• Someone who wants a more accessible sign-up bonus

Best for someone who spends a lot on travel: Chase Sapphire Preferred card

The Premier Rewards Gold card may offer a slightly higher rewards rate for airfare, but the Chase Sapphire Preferred card offers more opportunity to collect bonus points while traveling – making it a more lucrative card overall. The Premier Rewards Gold card, for example, offers three points for every dollar you spend on airfare booked directly through an airline. But it doesn’t offer bonus points on any other type of travel.

The Chase Sapphire Preferred card, by contrast, offers two bonus points per dollar on travel. However, a wide variety of travel purchases count toward the bonus, including cabs, hotel stays, train fare and more. As a result, you are likely to earn slightly more rewards by charging your vacation to your Chase Sapphire Preferred card.

Points earned on a 4-night, $1,000 trip ($400 on flight, $400 on hotel, $150 on dining and $50 on cab fare)

Chase Sapphire Preferred card Premier Rewards Gold card
2,000 points 1,950 points

Consider, for example, how much you’d earn if you went on a four-day trip, spending roughly $1,000 overall: $400 on a flight, $400 for four nights at a hotel, $150 worth of restaurant purchases and $50 worth of cab fare. With the Premier Rewards Gold card, you’d earn a 3-point bonus on the $400 airfare and a 2-point bonus on U.S. restaurant spending, amounting to 1,500 bonus points (plus 1 point for every dollar you spend on other purchases). But you wouldn’t earn bonus points on anything else, unless you booked your stay at a participating hotel property: American Express cardholders earn 2 points on hotel purchases if they book at least two consecutive prepaid nights at a participating property.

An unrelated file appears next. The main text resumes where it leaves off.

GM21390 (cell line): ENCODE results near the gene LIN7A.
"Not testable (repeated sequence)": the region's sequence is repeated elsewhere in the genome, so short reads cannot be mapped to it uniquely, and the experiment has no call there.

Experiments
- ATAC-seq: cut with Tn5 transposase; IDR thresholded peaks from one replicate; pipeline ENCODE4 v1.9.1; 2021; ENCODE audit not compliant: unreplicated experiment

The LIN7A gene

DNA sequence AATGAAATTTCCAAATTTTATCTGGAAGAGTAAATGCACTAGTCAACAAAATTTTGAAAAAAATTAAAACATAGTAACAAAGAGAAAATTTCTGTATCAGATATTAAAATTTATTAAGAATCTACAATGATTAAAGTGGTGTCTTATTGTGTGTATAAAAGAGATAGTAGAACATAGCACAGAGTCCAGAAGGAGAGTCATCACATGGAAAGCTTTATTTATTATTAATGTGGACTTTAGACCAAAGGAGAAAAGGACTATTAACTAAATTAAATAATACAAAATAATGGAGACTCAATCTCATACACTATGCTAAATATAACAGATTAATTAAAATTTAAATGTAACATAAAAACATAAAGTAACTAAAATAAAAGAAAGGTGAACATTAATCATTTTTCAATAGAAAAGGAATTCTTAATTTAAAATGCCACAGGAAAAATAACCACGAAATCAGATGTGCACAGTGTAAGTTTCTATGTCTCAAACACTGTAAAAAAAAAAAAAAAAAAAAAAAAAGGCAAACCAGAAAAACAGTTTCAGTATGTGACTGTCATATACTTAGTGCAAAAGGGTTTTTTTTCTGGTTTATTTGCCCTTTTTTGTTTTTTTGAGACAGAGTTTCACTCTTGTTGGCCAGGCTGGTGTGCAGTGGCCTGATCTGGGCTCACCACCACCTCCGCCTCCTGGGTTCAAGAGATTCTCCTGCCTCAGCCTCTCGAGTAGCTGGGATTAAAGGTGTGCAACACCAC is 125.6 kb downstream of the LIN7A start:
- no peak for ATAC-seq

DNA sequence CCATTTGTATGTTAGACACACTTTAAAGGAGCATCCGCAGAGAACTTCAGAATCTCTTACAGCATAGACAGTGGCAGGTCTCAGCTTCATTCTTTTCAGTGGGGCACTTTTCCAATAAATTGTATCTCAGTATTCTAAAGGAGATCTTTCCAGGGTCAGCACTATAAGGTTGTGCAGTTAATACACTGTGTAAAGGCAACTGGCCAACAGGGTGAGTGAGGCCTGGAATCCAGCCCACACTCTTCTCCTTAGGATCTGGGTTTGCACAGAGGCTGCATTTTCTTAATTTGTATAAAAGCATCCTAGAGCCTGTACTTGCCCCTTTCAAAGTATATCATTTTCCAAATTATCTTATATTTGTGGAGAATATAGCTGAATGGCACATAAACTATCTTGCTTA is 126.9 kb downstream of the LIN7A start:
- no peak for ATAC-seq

With the Chase Sapphire Preferred card, on the other hand, you’d earn an additional 2-point bonus on cab fare and hotel purchases (no matter which hotel you’re staying at) – on top of the 2 points you’d earn for your flight and restaurant meals. Your grand rewards total for one trip: 2,000 bonus points – 50 points more than what you’d earn with the Gold card.

Best for someone who wants more free travel perks: Premier Rewards Gold card

The Premier Rewards Gold card outshines the Chase Sapphire Preferred card when it comes to travel perks – especially when you’re in an airport or hotel. For example, the Premier Rewards Gold card offers a $100 airline credit that can be used toward baggage fees or and other incidentals, as well as a $75 resort credit at select properties that can be used toward massages, room service and more.

The Sapphire Preferred card doesn’t offer anything similar. Instead, you’d have to rely on your rewards earnings to book those types of purchases.

That said, the Sapphire Preferred card is a better value overall. For example, after the first year, it charges just $95annually, while the Premier Rewards Gold card charges more than double that: $195 annually, after the first year. That difference alone helps make up for the Sapphire Preferred card’s lack of an airline fee credit.

Annual fees

Chase Sapphire Preferred card Premier Rewards Gold card
$95, waived first year $195, waived first year

The Sapphire Preferred card also offers slightly better travel insurance, which can save you money if your travel plans go awry. For example, both cards offer premium insurance options, such as baggage delay protection. But unlike the Gold card, the Sapphire Preferred card offers primary rental car insurance, rather than secondary. It also offers trip delay reimbursement.

Best for someone who wants more flexibility with their travel purchases: Chase Sapphire Preferred card